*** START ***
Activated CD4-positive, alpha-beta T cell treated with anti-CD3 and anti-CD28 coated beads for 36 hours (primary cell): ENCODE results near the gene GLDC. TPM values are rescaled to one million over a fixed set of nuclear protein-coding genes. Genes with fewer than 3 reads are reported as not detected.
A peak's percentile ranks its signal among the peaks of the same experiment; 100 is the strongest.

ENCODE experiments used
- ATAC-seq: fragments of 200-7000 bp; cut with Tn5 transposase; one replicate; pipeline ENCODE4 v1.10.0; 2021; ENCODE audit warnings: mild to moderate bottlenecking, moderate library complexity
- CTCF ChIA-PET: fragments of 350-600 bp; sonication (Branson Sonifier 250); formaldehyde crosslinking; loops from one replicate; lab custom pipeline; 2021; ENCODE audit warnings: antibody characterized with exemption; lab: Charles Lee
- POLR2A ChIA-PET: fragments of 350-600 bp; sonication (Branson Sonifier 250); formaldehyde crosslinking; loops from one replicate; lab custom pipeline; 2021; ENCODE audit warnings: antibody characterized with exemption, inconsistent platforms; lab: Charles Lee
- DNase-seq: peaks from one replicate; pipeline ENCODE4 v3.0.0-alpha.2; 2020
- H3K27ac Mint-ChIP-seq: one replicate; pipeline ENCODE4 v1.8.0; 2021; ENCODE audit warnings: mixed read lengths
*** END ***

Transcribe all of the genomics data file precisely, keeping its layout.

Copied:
Activated CD4-positive, alpha-beta T cell treated with anti-CD3 and anti-CD28 coated beads for 36 hours (primary cell): ENCODE results near the gene GLDC. TPM values are rescaled to one million over a fixed set of nuclear protein-coding genes. Genes with fewer than 3 reads are reported as not detected.
A peak's percentile ranks its signal among the peaks of the same experiment; 100 is the strongest.

ENCODE experiments used
- ATAC-seq: fragments of 200-7000 bp; cut with Tn5 transposase; one replicate; pipeline ENCODE4 v1.10.0; 2021; ENCODE audit warnings: mild to moderate bottlenecking, moderate library complexity
- CTCF ChIA-PET: fragments of 350-600 bp; sonication (Branson Sonifier 250); formaldehyde crosslinking; loops from one replicate; lab custom pipeline; 2021; ENCODE audit warnings: antibody characterized with exemption; lab: Charles Lee
- POLR2A ChIA-PET: fragments of 350-600 bp; sonication (Branson Sonifier 250); formaldehyde crosslinking; loops from one replicate; lab custom pipeline; 2021; ENCODE audit warnings: antibody characterized with exemption, inconsistent platforms; lab: Charles Lee
- DNase-seq: peaks from one replicate; pipeline ENCODE4 v3.0.0-alpha.2; 2020
- H3K27ac Mint-ChIP-seq: one replicate; pipeline ENCODE4 v1.8.0; 2021; ENCODE audit warnings: mixed read lengths